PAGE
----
Everything David Brooks says about reconciliation is wrong
Jon Chait did a very funny job taking apart David Brooks's column on reconciliation. I want to do a serious job on it. The factual statements Brooks uses in his argument are wrong. Not arguable, or questionable, or suspicious. Wrong. And since everything else flows from those wrong facts, the rest of the column can't be taken seriously.
"Reconciliation has been used with increasing frequency," writes Brooks. "That was bad enough. But at least for the Bush tax cuts or the prescription drug bill, there was significant bipartisan support." The outcome of letting reconciliation go from rare and bipartisan to common and partisan is that we will go from a Senate where "people are usually pretty decent to one another" to a Senate that "bleaches out normal behavior and the normal instincts of human sympathy."
Chilling stuff, huh?
But none of Brooks's evidence is true. Literally none of it. The budget reconciliation process was used six times between 1980 and 1989. It was used four times between 1990 and 1999. It was used five times between 2000 and 2009. And it has been used zero times since 2010. Peak reconciliation use, in other words, was in the '80s, not the Aughts. The data aren't hard to find. They were published on Brooks's own op-ed page.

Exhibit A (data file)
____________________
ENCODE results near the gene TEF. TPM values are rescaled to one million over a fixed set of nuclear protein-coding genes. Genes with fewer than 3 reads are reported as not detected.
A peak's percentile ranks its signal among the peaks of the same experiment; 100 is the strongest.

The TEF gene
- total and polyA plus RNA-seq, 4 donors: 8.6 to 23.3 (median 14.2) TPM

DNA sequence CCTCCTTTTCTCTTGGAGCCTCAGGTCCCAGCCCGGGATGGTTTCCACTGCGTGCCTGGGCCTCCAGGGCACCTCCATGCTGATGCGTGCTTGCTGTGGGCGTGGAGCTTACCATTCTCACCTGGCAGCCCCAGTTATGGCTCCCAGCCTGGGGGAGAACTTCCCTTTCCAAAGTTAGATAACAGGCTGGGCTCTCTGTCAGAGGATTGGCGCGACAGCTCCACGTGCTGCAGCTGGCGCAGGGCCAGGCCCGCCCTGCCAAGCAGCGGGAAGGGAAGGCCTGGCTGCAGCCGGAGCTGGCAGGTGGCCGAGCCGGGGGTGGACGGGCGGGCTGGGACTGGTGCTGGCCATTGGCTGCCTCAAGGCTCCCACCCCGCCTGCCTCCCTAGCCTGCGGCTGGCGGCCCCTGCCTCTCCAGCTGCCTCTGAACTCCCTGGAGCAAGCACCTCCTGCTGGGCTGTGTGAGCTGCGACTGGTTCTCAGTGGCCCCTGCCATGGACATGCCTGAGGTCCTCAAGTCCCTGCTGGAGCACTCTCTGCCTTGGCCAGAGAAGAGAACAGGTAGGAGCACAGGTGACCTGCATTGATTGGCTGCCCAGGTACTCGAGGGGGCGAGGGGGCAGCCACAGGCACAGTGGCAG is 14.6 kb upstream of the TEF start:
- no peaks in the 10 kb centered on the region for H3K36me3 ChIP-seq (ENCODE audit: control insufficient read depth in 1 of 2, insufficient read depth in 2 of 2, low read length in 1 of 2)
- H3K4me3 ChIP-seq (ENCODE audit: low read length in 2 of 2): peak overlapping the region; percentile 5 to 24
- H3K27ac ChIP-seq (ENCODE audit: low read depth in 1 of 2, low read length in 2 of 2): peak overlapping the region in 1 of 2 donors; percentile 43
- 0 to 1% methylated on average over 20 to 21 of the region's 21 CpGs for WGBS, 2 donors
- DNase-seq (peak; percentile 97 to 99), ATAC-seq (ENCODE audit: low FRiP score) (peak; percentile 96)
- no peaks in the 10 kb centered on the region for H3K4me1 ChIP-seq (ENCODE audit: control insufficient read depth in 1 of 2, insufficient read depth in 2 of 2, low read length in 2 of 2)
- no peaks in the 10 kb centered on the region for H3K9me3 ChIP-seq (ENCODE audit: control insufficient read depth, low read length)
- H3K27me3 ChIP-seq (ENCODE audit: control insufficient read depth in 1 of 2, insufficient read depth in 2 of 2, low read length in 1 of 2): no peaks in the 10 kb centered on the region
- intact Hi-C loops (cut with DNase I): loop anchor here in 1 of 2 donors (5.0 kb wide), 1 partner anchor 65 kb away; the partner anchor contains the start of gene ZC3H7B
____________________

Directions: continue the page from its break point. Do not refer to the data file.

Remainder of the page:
Nor has reconciliation been limited to bills with "significant bipartisan support." To use Brooks's example of the tax cuts, the 2003 tax cuts passed the Senate 50-50, with Dick Cheney casting the tie-breaking vote. Two Democrats joined with the Republicans in that effort. Georgia's Zell Miller, who would endorse George W. Bush in 2004 and effectively leave the Democratic Party, and Nebraska's Ben Nelson. So I'd say that's one Democrat. One Democrat alongside 49 Republicans. That's not significant bipartisan support.
Another example: In 1993, Bill Clinton passed the Omnibus Budget Reconciliation Act. The final tally was, again, a tie broken by the vice president. In this case, not a single Republican voted for the bill.
As for the prescription drug benefit? The prescription drug benefit didn't go through reconciliation. It was passed through the normal order. Brooks is simply wrong on this.
To recap, Brooks argued that reconciliation is being used more frequently, and that past reconciliation bills, like Bush's tax cuts and prescription drug benefit, were significantly bipartisan. Reconciliation is, in fact, being used less frequently, past reconciliation bills like the tax cuts were not significantly bipartisan by any stretch of the imagination, and the prescription drug benefit did not go through reconciliation. Brooks isn't wrong in the sense that "I disagree with him." He's wrong in the sense that the column requires a correction.